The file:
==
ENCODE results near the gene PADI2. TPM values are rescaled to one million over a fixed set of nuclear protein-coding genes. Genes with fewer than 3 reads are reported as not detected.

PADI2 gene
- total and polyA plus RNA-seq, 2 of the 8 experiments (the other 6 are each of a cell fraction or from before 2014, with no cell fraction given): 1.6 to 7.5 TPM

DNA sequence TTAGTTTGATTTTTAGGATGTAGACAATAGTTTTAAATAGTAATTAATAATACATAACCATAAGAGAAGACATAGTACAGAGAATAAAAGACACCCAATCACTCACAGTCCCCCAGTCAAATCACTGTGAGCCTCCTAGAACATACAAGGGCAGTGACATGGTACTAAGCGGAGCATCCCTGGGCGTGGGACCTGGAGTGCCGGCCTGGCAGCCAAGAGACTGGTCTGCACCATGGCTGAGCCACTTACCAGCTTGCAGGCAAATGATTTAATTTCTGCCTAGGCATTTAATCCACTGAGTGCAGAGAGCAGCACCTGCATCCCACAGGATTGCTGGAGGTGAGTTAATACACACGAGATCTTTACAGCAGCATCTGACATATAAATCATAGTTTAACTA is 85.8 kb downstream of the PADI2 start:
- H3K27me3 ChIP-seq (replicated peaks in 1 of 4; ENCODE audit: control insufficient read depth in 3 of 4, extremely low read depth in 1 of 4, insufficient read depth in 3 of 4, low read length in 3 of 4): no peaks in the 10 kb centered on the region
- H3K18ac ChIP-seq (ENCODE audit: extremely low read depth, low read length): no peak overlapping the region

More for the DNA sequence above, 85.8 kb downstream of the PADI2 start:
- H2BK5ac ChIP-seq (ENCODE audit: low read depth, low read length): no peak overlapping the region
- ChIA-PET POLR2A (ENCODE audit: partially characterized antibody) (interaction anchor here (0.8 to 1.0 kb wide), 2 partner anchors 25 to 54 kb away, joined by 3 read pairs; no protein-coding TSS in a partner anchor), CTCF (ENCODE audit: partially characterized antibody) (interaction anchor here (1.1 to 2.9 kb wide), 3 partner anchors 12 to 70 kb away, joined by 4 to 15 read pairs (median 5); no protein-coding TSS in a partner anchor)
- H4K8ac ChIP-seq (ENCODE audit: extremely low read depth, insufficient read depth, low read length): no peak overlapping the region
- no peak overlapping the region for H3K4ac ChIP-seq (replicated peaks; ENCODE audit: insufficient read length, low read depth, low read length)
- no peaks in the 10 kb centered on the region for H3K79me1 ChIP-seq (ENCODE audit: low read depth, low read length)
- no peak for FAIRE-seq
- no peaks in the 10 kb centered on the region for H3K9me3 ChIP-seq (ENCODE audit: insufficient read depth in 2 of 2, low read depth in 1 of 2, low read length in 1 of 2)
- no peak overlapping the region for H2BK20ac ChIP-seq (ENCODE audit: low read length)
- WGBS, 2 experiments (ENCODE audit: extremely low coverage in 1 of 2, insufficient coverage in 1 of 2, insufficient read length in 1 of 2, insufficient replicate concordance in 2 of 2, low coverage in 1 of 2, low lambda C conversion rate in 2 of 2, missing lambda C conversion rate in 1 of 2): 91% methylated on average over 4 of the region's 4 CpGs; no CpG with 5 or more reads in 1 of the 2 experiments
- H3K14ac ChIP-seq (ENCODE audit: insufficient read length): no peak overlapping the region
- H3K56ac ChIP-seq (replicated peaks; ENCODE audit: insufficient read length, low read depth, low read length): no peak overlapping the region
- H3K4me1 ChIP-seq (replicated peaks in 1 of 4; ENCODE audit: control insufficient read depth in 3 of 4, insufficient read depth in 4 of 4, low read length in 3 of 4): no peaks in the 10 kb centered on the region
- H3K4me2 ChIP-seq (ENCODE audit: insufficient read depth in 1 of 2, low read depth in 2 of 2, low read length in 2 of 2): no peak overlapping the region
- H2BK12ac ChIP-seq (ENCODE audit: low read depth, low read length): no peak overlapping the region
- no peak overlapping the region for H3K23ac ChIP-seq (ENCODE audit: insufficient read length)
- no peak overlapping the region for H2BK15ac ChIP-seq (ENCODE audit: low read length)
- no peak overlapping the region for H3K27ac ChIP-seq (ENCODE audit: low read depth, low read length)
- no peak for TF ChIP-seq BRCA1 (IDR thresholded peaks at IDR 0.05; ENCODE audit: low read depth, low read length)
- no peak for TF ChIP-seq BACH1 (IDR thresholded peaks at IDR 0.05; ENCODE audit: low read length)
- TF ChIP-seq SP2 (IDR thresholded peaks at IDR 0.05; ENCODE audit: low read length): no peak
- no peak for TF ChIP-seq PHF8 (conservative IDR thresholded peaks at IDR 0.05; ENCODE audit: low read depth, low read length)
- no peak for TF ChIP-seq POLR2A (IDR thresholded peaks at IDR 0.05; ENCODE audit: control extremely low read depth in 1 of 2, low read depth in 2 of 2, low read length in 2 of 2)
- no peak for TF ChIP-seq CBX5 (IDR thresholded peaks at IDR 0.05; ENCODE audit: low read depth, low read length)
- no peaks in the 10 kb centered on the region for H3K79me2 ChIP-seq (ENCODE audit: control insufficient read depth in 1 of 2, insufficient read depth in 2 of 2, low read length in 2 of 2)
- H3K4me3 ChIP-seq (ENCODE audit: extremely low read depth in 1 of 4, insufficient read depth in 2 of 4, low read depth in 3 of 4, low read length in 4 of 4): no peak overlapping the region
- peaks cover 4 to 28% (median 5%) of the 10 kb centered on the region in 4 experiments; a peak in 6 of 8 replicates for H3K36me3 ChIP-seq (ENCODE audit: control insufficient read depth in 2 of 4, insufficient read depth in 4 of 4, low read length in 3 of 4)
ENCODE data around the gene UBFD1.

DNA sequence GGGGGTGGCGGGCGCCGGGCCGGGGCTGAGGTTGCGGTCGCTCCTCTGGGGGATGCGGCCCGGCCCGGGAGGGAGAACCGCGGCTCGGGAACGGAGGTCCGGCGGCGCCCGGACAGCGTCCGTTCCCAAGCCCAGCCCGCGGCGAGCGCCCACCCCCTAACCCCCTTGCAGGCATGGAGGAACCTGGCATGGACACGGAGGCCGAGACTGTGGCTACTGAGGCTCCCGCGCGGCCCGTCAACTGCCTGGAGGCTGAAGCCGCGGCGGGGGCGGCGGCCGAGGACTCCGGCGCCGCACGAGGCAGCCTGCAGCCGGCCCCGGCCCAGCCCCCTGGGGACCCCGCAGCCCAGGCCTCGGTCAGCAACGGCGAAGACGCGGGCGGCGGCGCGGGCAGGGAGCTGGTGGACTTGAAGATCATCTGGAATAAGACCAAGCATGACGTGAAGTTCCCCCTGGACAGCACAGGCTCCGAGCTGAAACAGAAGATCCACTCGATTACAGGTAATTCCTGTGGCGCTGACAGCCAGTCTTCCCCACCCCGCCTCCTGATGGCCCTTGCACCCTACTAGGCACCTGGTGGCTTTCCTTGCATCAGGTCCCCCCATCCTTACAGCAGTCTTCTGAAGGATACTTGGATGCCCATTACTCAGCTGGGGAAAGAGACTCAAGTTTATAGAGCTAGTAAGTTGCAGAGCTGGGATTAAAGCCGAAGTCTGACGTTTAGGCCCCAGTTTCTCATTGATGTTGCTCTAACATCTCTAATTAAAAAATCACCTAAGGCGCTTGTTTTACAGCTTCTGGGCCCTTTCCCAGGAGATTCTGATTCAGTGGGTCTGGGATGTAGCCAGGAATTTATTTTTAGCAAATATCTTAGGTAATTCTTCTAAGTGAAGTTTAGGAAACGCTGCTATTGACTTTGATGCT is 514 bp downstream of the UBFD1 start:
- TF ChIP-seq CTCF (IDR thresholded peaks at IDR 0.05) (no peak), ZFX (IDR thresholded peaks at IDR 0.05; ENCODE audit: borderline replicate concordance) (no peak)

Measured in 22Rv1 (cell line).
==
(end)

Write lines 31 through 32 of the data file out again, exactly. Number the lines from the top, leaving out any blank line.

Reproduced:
- no peaks in the 10 kb centered on the region for H3K79me2 ChIP-seq (ENCODE audit: control insufficient read depth in 1 of 2, insufficient read depth in 2 of 2, low read length in 2 of 2)
- H3K4me3 ChIP-seq (ENCODE audit: extremely low read depth in 1 of 4, insufficient read depth in 2 of 4, low read depth in 3 of 4, low read length in 4 of 4): no peak overlapping the region